Interview with Lliane Clarke

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Interviewer: Samuel Elliott

What is Voices of Women?

HeadVoices of Women is a not for profit organisation to support new work by Australian women writers. This flash fiction/performance program began in 2018 to showcase new work by Australian women writers and collaborate with writers and artists across Australia. It brings together literature, performance art and the writing and acting community.

The annual program begins with a writing competition open to all Australian women writers and develops into a performance piece in immersed and unusual audience spaces. The events often also include exhibitions of women visual artists.

 Who is Lliane Clarke?

Lliane is a writer, editor, publisher, director/producer and communications professional. She created and directed Voices of Women in 2018 and 2019. She is a senior journalist and published author with over 25 years in the publishing and communications industry, currently at the National Institute of Dramatic Art (NIDA). She was Publisher at New Holland Publishers and continues mentoring workshops for writers developing manuscripts for Writing NSW. She writes regular music reviews, has written chapters of several published works, has edited, ghost-written and written non-fiction books including biographies. She has produced major events for national arts organisations in Sydney and Melbourne including the national New Music Network for experimental art music, and Studio ARTES for people living with disability. She has extensive experience in community engagement as President of community-based Leichhardt Espresso Chorus 2004 – 2019. Lliane is the President of Voices of Women Incorporated.

INTERVIEWER:

Your theme for this year was CLEARWAY, what does that encompass and how has it differed from the themes of previous years?

 LLIANE

This is the third year for the competition and we’re really excited to encourage writers to broaden their horizons in 2020. After two years of what I would call an emotional framework to the competition, that asked the writers to write or submit their work to a particular theme, like Longing, Secrets and Triumphs and then Stormy Seas and Safe Havens, the 2020 Adventure is called CLEARWAY: create the space. It has an open theme – all topics are considered. CLEARWAY refers to – ‘no stopping’ – ‘clear the way for creativity’. Clearway refers also to the Parramatta Road where in 2020 the Adventure begins and then travels westward along the ancient path that was walked on and travelled by Indigenous people long before it claimed to be the oldest road in Australia.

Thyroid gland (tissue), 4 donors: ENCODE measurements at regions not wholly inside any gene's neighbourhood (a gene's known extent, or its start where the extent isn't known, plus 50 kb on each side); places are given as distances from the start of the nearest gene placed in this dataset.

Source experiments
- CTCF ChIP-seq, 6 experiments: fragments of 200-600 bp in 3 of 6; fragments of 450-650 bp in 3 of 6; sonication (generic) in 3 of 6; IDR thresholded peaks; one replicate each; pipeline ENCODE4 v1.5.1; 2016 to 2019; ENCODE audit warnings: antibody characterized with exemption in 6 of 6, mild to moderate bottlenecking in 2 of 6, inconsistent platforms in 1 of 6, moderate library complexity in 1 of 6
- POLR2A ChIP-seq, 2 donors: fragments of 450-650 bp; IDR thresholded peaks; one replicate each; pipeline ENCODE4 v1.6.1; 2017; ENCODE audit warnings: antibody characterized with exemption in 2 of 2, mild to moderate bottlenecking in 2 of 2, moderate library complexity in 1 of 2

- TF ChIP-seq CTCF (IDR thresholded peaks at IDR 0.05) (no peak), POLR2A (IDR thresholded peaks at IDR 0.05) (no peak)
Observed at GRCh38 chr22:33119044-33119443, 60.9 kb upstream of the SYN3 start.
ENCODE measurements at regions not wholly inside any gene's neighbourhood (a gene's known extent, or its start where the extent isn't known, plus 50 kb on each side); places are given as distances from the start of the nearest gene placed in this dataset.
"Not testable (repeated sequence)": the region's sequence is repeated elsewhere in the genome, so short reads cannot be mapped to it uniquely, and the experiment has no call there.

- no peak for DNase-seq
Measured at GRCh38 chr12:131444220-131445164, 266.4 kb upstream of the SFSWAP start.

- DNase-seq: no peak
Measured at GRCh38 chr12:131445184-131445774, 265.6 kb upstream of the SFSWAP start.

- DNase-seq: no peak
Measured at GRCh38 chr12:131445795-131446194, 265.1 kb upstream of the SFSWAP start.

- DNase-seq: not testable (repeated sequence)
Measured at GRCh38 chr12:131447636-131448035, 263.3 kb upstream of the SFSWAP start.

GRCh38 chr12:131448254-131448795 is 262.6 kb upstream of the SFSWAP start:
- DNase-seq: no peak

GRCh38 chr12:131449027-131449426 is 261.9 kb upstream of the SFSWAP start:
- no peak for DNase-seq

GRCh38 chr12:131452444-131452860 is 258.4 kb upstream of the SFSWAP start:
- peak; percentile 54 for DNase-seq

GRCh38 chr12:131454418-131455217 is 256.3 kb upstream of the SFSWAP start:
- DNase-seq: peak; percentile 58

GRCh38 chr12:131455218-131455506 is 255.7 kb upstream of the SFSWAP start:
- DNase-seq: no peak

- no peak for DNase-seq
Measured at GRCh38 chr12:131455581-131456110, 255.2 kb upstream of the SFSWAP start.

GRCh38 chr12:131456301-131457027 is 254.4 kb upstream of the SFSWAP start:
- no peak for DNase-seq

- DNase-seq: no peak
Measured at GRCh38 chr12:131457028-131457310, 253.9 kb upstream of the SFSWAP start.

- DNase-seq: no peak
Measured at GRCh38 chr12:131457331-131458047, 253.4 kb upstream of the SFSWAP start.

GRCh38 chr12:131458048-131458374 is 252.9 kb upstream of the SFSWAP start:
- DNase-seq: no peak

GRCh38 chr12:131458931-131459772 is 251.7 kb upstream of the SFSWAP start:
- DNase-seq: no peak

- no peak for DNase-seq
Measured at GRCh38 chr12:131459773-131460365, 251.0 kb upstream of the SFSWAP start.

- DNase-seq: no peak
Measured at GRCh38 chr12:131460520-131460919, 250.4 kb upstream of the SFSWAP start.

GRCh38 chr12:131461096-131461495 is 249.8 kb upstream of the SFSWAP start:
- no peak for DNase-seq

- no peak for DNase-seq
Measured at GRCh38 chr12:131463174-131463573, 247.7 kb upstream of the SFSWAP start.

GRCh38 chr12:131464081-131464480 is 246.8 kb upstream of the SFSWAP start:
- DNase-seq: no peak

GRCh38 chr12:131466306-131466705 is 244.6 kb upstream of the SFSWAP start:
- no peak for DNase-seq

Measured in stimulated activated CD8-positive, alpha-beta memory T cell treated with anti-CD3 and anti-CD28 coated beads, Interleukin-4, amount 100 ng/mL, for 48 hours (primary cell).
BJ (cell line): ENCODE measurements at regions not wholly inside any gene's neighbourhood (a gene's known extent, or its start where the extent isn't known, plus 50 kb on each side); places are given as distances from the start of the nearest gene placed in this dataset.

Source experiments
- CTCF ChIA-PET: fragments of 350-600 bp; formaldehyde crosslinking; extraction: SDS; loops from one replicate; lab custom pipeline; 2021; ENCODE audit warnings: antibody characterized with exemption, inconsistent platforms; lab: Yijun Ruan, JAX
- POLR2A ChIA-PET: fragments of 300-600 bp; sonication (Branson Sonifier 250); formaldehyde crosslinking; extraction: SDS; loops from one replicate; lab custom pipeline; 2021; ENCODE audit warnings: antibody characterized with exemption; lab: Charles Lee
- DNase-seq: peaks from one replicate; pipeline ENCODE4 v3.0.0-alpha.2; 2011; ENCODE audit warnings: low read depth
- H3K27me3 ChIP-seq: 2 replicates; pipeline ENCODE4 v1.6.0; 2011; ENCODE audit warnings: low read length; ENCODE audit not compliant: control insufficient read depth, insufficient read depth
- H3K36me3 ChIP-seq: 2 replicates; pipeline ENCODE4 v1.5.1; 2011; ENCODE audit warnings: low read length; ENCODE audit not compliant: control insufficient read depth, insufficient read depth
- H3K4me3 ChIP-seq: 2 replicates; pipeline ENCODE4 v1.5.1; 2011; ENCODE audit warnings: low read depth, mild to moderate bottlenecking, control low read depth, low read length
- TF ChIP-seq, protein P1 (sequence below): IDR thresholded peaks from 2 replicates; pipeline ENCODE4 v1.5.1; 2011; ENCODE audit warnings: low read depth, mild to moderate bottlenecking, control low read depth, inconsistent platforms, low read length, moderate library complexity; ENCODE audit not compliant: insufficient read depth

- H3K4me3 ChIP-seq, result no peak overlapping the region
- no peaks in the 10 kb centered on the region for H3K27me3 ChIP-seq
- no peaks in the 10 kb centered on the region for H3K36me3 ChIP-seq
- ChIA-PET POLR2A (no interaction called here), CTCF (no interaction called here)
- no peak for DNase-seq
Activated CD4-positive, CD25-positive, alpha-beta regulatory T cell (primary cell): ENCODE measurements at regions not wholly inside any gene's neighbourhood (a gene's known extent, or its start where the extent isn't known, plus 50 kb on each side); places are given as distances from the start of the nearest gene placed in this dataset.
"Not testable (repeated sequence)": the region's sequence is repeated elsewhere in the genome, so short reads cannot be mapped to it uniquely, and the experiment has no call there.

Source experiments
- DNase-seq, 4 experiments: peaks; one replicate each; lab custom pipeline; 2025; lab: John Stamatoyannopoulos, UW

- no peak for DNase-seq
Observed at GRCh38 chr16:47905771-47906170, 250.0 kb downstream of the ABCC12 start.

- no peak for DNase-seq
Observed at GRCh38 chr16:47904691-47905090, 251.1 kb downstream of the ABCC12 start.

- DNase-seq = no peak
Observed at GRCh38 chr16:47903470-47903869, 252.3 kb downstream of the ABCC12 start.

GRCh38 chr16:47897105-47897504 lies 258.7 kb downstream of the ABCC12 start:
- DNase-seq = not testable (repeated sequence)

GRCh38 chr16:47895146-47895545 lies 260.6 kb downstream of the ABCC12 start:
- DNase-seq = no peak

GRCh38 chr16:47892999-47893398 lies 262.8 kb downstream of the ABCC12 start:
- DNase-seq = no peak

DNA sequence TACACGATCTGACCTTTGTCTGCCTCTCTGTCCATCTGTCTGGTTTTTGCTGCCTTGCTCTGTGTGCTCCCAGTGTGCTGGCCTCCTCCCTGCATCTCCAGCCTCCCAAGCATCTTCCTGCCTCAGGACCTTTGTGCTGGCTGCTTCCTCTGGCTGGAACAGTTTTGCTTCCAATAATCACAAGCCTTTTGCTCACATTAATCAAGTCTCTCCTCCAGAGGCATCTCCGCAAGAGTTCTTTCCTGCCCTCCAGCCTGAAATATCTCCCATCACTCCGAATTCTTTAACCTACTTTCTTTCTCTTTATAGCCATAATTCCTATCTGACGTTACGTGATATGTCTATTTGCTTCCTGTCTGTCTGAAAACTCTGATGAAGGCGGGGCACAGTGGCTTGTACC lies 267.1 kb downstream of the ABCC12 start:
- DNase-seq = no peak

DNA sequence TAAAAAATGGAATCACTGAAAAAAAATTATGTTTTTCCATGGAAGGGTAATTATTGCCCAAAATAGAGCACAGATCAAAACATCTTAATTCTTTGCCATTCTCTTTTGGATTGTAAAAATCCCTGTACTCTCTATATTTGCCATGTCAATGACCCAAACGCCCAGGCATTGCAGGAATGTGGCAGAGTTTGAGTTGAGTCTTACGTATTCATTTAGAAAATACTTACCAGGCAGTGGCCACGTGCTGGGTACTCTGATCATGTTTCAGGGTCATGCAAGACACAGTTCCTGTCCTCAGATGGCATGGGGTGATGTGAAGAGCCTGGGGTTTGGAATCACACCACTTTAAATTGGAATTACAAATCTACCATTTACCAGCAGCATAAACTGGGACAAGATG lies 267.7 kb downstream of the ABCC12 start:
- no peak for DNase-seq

The theme encourages writers to create to the voice – to choose a tonal quality to their piece. They can choose from three scenarios and interpret them as wildly and playfully as they like. It also means that as we go on tour, we can also shape the pieces to the space. It’s bringing the work closer to a site-specific framework. This is the ‘create the space’ aspect.

The voices are: Voice 1: Write for a balcony or large verandah or from the middle of a large room: a voice that could be festive, hilarious or declamatory, loud, brutal, unafraid or ecstatic. Voice 2: Write for a stairway or corridor or doorway: a voice that is travelling, rhythmic, filled with the joy of expectation or doubt, of foreboding, uncertainty or light of heart. Voice 3: Write for a small space underneath the stairs or a small circle, a private voice that is loving or lonely, secretive or afraid, whispered or kissed.

 

INTERVIEW

 You have included many disparate writers and writing to appear within this CLEARWAY event – how did you go about selecting those that appeared? Was there a single aspect that appeared throughout all the works? What was the great unifier?

 

LLIANE